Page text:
Date of Award

Spring 1995

Document Type

Dissertation - Restricted

Degree Name

Doctor of Philosophy (PhD)



First Advisor

Vater, Michael

Second Advisor

Prindergast, Thomas L

Third Advisor

Anderson, Thomas L.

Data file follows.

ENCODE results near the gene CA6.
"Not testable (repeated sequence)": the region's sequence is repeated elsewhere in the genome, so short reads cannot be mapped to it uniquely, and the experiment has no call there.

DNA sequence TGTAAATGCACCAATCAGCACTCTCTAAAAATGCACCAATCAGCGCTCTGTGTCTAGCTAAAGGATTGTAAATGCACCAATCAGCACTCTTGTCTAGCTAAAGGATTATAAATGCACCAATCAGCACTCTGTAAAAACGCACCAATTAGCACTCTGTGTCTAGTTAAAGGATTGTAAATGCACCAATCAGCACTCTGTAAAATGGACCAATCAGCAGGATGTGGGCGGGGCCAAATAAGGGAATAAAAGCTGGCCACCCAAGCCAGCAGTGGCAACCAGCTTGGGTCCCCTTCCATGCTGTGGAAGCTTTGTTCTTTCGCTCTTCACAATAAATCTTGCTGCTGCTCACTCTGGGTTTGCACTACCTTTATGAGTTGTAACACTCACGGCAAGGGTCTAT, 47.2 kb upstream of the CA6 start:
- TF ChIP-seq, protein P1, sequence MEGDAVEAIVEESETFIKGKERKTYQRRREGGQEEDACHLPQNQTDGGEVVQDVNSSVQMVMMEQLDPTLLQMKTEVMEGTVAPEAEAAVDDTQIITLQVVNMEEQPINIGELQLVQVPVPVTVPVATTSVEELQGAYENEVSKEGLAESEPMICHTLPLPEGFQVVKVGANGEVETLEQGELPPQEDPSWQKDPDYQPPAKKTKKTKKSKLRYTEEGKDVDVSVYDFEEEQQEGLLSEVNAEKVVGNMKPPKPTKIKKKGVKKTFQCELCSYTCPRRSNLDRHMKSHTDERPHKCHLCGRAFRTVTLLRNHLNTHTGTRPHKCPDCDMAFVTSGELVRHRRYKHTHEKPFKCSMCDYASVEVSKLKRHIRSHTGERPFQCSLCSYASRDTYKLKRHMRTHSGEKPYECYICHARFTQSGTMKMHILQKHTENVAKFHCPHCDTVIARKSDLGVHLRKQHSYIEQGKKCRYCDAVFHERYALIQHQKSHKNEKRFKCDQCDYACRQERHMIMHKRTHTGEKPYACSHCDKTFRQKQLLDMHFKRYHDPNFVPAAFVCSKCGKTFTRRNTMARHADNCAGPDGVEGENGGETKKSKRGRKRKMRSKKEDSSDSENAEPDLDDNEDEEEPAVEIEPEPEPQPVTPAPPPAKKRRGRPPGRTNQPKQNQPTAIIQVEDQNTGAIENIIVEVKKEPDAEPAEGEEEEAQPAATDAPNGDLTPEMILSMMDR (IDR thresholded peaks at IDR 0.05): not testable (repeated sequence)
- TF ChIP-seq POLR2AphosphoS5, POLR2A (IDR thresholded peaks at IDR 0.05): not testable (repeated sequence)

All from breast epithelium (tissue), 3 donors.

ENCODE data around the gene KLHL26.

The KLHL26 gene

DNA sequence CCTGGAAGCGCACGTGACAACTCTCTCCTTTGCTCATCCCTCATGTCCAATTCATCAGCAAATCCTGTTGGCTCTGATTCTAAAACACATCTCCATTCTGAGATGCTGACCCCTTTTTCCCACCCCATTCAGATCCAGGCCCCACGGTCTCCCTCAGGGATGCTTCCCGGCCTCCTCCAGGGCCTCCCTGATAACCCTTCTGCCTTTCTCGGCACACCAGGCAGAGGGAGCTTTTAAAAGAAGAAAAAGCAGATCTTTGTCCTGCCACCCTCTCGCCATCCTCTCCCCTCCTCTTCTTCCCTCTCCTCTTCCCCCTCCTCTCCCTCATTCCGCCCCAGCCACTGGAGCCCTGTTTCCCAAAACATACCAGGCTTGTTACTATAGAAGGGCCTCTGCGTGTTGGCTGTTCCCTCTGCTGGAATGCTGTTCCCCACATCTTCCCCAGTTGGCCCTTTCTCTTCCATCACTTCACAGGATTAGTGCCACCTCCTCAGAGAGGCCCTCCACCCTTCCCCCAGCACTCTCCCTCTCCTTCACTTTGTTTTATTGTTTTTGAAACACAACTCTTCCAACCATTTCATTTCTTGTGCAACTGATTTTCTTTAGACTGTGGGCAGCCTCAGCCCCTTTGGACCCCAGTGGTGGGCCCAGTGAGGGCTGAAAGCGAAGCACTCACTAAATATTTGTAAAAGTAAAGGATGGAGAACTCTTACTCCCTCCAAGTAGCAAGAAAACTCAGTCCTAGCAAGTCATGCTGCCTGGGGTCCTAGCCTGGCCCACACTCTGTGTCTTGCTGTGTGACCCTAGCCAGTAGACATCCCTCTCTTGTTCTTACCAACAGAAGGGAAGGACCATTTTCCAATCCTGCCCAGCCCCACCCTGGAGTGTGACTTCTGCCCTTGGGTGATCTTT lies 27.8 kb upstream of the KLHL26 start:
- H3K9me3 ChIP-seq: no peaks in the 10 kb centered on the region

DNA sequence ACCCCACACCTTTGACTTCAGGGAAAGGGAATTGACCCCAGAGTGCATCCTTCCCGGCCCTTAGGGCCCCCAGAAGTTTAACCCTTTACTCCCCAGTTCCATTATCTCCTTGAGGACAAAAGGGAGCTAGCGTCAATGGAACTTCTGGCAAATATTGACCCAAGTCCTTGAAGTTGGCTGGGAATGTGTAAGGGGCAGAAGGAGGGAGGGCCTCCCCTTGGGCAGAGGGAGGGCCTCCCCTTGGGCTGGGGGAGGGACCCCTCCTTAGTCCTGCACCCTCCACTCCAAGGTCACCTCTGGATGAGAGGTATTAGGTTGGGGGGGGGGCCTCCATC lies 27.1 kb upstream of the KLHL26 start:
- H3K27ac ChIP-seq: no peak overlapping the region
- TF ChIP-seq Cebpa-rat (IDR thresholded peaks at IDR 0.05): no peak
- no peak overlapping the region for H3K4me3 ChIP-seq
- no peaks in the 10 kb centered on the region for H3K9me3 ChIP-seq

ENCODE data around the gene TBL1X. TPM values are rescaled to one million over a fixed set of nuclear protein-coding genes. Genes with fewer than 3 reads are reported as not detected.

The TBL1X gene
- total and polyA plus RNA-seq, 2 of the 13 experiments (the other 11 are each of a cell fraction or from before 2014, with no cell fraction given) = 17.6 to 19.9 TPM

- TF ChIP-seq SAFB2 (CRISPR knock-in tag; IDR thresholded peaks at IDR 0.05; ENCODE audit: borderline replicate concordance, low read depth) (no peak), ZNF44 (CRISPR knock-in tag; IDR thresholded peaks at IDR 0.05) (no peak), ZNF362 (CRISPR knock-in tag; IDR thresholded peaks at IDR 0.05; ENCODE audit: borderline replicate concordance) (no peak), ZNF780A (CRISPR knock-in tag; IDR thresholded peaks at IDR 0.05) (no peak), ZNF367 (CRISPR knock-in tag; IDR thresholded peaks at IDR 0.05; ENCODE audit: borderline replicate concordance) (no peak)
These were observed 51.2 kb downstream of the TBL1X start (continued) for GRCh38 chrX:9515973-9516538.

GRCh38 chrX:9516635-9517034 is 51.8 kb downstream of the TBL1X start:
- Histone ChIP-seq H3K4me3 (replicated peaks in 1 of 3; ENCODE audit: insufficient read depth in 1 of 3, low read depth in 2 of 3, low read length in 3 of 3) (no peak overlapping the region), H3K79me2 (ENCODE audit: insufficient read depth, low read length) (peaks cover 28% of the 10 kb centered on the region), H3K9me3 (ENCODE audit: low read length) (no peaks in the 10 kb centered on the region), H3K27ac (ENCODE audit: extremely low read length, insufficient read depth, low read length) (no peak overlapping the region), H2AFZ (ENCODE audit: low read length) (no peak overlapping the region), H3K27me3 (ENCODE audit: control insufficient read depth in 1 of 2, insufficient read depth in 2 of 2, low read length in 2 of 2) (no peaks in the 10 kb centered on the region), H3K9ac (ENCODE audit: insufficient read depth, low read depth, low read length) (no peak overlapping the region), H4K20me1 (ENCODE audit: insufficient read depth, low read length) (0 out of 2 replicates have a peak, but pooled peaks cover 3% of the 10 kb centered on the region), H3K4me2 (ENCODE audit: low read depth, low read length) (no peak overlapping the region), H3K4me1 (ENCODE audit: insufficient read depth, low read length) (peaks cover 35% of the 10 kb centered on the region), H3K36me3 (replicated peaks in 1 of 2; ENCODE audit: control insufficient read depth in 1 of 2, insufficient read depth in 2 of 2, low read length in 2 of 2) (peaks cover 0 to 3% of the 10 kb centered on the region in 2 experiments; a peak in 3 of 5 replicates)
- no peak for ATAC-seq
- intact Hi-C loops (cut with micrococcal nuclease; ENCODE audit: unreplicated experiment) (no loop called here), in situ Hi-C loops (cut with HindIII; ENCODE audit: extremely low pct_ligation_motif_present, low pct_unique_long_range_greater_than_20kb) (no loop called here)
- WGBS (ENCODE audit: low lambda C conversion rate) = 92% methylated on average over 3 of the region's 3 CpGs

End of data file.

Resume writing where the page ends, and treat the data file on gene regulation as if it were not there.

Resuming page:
Perhaps it is impossible to finish any lengthy project with the same enthusiasm and innocence that one started. At best, one can hope to look back on what he has said and find a general agreement with the approach and some sympathy with the conclusion, despite the misgivings and second guessing which always accompany hindsight. If this is taken as the proper measure of a dissertation's.worth, I can happily approve of this one, which is not to say that I would approach the topic in exactly the same way if starting all over again. When nearing completion of this dissertation, in fact, while writing the last few pages, it finally became clear to me why the topic had originally attracted my attention. I have always been fascinated, or rather, dominated by the idea that all causation must be mechanical and that all events must ultimately form a coherent and comprehensive system which admits of no unexplainable events. The shifting sands of my religious belief never interfered with this belief. I cannot remember a time in my life when I did not think of the world as being rigidly mechanistic and strictly determined in its behavior, nor could I imagine how humans might be exceptions to this. Finally, though, I became convinced that this view must be wrong...



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